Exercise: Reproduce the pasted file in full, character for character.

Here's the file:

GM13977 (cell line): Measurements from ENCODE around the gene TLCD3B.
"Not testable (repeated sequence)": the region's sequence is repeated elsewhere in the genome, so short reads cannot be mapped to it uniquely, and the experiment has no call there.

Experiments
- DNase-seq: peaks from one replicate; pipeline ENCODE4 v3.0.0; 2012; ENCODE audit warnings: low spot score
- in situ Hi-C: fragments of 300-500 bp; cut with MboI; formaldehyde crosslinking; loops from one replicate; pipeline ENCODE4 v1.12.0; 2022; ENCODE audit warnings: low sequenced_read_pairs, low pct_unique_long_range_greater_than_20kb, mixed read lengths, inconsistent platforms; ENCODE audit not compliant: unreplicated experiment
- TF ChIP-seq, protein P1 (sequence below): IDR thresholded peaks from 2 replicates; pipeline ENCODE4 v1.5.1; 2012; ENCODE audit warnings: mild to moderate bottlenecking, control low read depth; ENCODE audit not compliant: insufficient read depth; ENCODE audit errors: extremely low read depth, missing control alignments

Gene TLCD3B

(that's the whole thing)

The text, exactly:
GM13977 (cell line): Measurements from ENCODE around the gene TLCD3B.
"Not testable (repeated sequence)": the region's sequence is repeated elsewhere in the genome, so short reads cannot be mapped to it uniquely, and the experiment has no call there.

Experiments
- DNase-seq: peaks from one replicate; pipeline ENCODE4 v3.0.0; 2012; ENCODE audit warnings: low spot score
- in situ Hi-C: fragments of 300-500 bp; cut with MboI; formaldehyde crosslinking; loops from one replicate; pipeline ENCODE4 v1.12.0; 2022; ENCODE audit warnings: low sequenced_read_pairs, low pct_unique_long_range_greater_than_20kb, mixed read lengths, inconsistent platforms; ENCODE audit not compliant: unreplicated experiment
- TF ChIP-seq, protein P1 (sequence below): IDR thresholded peaks from 2 replicates; pipeline ENCODE4 v1.5.1; 2012; ENCODE audit warnings: mild to moderate bottlenecking, control low read depth; ENCODE audit not compliant: insufficient read depth; ENCODE audit errors: extremely low read depth, missing control alignments

Gene TLCD3B